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In a word, Illinois is...basically bankrupt. What do we do?

For all intents and purposes, that is what this excellent story in Crain's, captioned "Illinois enters a state of insolvency," is telling us.  I think most of us already know it and just do not want to say it. California is in worse shape in terms of numbers but on a per capita basis I think Illinois takes the cake.  And we have the worst negative net worth too.  We are about $1,000 per person in the hole -- or $12.8 billion.

Hoo boy. "According to Jim Nowlan, senior fellow at the University of Illinois' Institute of Government and Public Affairs[,] 'We're close to de facto bankruptcy, if not de jure bankruptcy.'" (Full disclosure: Jim was teaching at my undergrad during part of my tenure there, but I was not his student as I recall. I do remember Jim being a good, smart guy with a tennis game to boot.)  The problem? Chapter 9 probably does not apply to states, so how does a state go bankrupt?

Some very hard choices are going to have to be made. And I have a feeling this is going to be painful. Where do we start? Here is my manifesto, even though I am not running for office. (N.B.: I am, however, an elected, non-partisan and unpaid library board member.)

Caps on pensions and cuts to high-earning multiple pension dippers. Period. We and other states have let pensions get completely out of control. Unfortunately, the 1970 Constitution guarantees pension benefits for government employees and politicians. And you wonder why I was part of the 20% who said we needed to call a constitutional convention in 2008?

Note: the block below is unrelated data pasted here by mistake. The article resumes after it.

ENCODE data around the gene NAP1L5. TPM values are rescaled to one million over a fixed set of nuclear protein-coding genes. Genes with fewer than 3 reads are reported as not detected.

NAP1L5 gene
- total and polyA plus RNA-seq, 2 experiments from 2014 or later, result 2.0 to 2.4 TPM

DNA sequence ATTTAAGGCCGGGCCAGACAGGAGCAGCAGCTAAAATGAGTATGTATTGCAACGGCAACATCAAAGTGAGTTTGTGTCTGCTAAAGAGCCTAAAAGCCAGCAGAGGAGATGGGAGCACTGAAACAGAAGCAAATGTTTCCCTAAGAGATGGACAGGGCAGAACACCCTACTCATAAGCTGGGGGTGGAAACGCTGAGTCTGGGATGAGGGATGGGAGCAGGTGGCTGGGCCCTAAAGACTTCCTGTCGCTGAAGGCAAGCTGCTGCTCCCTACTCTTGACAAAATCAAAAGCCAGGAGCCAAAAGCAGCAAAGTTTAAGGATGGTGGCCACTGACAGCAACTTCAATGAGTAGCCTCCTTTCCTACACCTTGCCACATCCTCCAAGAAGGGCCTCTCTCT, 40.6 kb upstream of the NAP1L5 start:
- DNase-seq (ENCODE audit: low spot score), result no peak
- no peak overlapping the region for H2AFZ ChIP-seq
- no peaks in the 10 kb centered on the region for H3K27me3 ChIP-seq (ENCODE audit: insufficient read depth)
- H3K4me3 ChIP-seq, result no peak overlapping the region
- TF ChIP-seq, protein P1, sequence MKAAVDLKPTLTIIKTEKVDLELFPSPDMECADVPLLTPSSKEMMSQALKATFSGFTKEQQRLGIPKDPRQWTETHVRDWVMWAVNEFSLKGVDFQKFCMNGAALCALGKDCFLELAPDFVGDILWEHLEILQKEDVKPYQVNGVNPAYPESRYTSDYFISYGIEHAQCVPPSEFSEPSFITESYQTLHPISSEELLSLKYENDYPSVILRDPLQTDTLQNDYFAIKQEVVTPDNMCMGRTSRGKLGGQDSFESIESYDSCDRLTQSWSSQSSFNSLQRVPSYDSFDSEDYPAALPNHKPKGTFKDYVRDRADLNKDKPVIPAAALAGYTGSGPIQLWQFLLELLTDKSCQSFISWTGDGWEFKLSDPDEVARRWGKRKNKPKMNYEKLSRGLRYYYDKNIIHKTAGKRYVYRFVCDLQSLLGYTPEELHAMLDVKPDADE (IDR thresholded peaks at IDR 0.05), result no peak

Salary cuts, starting at the constitutional officer and legislator level. How did we get to the place where the average government employee (at least at the federal level) makes more than a counterpart in the private sector? The tradeoff is job security for money and the added benefit of government service.

So let's eliminate job security. That hurts but we're going to have to cut to the bone. Man, that hurts.

I also don't know how we cut entitlements without causing a lot of pain. Take Medicaid, for instance. Doctors already do not want to see patients on Medicaid. Imagine if the state stops paying altogether! One way to cut expenses is to get rid of fraud and teach people when and how to use primary care doctors. But that only goes so far.

I feel like Chicken Little today. And I am sure I will get over it. But when you look at the numbers and the stark reality you have to wonder how sometimes.